So I talked to her about being a parent, and how we all want to make childhood a magical time for our kids. I told her that the spirits of every holiday are part of that magic. That those spirits get into parents’ hearts and make them do things they normally wouldn’t do, like buying things they’d sworn they’d never buy or letting their kids eat tons of candy in the morning. And I told her that, now that she was on the other side, it was her turn to create magic for others.

She’s a giver, a soft and kind soul, and she nodded. She understood the idea, like handing down a favorite toy to a younger cousin.

Her sobbing slowed and, as we cuddled up together on the couch, she announced:

“I’m not going to tell my friends about this, in case they don’t know. I don’t want them to feel so sad.”

My heart broke anew, seeing my sweet girl trying to protect her friends from the obvious pain she was still in. Then my baby, a little older now, with the magic of childhood all wrung out of her, stood up and made her way to the kitchen for a glass of water.

It was only this morning, after I put her on the bus, that I realized that the magic was over for me, too.

And as I sit here typing, I want to cover myself in a big fluffy blanket and find the magic that will take me back. Back to when my babies were young and Christmas morning sparkled with sunlight and tree lights and the pure joy of believing.

Wistfully, mournfully, I suppose we all have to move forward.

Photo: The Elf on the Shelf sits up high in a Christmas tree. (Courtesy of Rachel Davis)

Chelsea Manning To Be Freed; Whistleblower’s Sentence Commuted By Obama

Bradley Manning Trial
Sketch of Chelsea Manning Trial Courtesy of Deb Van Poolen, (www.debvanpoolen.com)

By Christopher Twarowski and Rashed Mian

Chelsea Manning, the U.S. Army whistleblower sentenced to 35 years in prison for leaking more than 700,000 classified U.S. State Department and military documents in 2010 regarding the Iraq and Afghanistan wars, is coming home.

In an astonishing announcement Tuesday, President Obama commuted the bulk of Manning’s sentence, stating the former private first class will be released in five months, on May 17.

Related: Who Is Chelsea Manning?

Manning, 29, was convicted on 20 charges, including six under the Espionage Act—a World War I-era law—on Aug. 21, 2012 during a military court martial in Ft. Meade, Maryland, the home of the National Security Agency (NSA), and has since been imprisoned in Ft. Leavenworth, Kansas. At the time of the leaks and her conviction, she was known as Bradley Manning, having changed her name and announced her identification as a woman the following day.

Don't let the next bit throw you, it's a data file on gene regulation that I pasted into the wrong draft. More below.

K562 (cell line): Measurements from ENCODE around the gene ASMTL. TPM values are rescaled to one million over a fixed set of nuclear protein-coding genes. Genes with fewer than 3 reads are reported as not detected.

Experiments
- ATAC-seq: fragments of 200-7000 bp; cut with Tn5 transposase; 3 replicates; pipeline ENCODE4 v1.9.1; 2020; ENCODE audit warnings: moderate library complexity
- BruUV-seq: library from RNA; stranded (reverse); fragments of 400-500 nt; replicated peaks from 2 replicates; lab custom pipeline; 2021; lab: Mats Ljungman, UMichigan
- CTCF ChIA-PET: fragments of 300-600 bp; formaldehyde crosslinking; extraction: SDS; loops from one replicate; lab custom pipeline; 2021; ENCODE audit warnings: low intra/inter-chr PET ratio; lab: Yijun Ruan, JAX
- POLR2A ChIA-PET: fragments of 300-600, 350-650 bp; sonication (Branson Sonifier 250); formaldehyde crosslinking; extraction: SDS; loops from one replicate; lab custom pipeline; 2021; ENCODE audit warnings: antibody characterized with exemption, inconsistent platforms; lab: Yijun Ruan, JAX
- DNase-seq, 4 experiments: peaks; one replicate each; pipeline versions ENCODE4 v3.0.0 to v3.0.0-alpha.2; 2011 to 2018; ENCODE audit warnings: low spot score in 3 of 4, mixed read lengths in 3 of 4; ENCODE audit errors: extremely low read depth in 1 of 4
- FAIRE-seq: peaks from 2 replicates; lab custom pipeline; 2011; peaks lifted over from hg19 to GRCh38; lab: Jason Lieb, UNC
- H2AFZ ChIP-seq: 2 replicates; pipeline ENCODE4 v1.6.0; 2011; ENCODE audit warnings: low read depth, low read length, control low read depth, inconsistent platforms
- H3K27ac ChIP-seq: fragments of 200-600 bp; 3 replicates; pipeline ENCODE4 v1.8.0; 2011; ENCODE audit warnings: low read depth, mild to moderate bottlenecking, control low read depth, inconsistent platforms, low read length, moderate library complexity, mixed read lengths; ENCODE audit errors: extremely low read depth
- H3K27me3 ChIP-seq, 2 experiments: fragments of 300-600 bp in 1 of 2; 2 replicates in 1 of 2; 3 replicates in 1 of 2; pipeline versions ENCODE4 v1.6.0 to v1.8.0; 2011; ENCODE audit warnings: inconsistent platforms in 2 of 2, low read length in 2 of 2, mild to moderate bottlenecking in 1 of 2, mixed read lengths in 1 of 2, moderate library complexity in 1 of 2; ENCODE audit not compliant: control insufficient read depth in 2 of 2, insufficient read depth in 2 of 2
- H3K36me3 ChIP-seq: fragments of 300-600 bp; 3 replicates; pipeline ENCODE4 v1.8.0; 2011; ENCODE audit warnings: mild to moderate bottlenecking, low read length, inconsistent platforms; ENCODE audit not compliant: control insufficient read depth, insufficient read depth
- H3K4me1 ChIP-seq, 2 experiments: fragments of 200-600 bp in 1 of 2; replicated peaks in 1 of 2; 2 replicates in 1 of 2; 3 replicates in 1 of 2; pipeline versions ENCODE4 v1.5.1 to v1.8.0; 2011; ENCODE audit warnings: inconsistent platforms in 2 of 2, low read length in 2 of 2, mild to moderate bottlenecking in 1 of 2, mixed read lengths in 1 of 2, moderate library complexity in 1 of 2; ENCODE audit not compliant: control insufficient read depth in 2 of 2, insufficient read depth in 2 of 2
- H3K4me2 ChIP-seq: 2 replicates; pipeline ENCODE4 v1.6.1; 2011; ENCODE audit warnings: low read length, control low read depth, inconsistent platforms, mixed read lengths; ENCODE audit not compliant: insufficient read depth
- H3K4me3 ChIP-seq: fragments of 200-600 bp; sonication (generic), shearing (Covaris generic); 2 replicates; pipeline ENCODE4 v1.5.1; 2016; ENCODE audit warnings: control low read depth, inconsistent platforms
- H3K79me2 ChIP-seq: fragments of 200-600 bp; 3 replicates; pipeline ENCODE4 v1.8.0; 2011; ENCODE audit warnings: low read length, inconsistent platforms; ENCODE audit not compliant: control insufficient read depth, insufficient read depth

“I’m relieved and thankful that the president is doing the right thing and commuting Chelsea Manning’s sentence,” Chase Strangio, a staff attorney with the American Civil Liberties Union’s LGBT Project representing Manning, said in a statement Tuesday. “Since she was first taken into custody, Chelsea has been subjected to long stretches of solitary confinement—including for attempting suicide—and has been denied access to medically necessary health care. This move could quite literally save Chelsea’s life, and we are all better off knowing that Chelsea Manning will walk out of prison a free woman, dedicated to making the world a better place and fighting for justice for so many.”

“Ms. Manning is the longest serving whistleblower in the history of the United States,” said Nancy Hollander and Vince Ward, Manning’s appellate counselors, in a joint statement. “Her 35-year sentence for disclosing information that served the public interest and never caused harm to the United States was always excessive, and we’re delighted that justice is being served in the form of this commutation.”

The lawyers remarked that the president’s decision came after “an outpouring of support for Manning since her unfair and egregious sentence and the ongoing mistreatment throughout her incarceration,” additionally noting that in December, the ACLU and more than a dozen other LGBT groups sent a letter to President Obama urging him to grant Manning clemency, in addition to an official White House petition with the same request that secured more than 100,000 signatures.

The ACLU has also represented Manning in a lawsuit against the Department of Defense originally filed in 2014 “over the department’s refusal to treat Manning’s well-documented gender dysphoria,” continues the attorneys’ statement.

The Manning disclosures were made to whistleblower site WikiLeaks, and included the cockpit footage of a U.S. Apache helicopter as it massacred more than a dozen unarmed civilians including two Reuters journalists in a video dubbed “Collateral Murder.”

Manning twice attempted suicide while incarcerated, and has been subject to solitary confinement.

The New York Times was the first to break news of Manning’s sentence being commuted by Obama late Tuesday afternoon.

Supporters celebrated across social media sites at the news:

Obama’s decision to commute Manning’s sentence is extraordinary in that throughout his eight years in office, the Obama Justice Department has spearheaded eight Espionage Act prosecutions against whistleblowers, more than all U.S. administrations combined.

Related: Obama’s Legacy: A Historic War On Whistleblowers

Other caught in the crosshairs, besides Manning, include NSA whistleblowers Edward Snowden and Thomas Drake, former CIA employees Jeffrey Sterling and John Kiriakou, former FBI agents Shamai Leibowitz and Donald Sachtleben, and state Department contractor Stephen Kim.